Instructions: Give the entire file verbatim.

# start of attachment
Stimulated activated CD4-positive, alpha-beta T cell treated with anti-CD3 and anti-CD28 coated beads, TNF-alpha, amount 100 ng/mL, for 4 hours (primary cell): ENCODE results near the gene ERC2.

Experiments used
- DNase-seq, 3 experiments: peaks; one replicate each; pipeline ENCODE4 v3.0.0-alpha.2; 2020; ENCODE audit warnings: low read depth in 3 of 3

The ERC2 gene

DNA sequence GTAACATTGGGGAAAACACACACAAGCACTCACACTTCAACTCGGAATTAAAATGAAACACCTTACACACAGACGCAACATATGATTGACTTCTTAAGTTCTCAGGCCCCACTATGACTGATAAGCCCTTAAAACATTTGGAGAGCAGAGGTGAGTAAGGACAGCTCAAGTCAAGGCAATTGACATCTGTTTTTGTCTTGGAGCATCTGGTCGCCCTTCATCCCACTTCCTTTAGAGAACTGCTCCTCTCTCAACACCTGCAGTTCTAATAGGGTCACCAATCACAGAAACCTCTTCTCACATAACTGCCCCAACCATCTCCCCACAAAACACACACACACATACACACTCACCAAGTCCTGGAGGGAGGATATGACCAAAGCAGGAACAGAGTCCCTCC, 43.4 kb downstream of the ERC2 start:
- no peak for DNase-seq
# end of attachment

Stimulated activated CD4-positive, alpha-beta T cell treated with anti-CD3 and anti-CD28 coated beads, TNF-alpha, amount 100 ng/mL, for 4 hours (primary cell): ENCODE results near the gene ERC2.

Experiments used
- DNase-seq, 3 experiments: peaks; one replicate each; pipeline ENCODE4 v3.0.0-alpha.2; 2020; ENCODE audit warnings: low read depth in 3 of 3

The ERC2 gene

DNA sequence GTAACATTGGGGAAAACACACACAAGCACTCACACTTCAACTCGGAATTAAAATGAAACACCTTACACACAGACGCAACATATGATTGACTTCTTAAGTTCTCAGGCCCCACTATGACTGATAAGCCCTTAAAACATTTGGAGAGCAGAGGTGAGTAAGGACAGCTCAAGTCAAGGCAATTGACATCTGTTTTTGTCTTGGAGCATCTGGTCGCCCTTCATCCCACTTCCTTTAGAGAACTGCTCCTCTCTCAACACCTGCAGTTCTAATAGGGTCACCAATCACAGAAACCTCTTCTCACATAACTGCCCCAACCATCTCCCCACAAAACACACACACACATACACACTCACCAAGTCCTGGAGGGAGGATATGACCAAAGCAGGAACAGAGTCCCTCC, 43.4 kb downstream of the ERC2 start:
- no peak for DNase-seq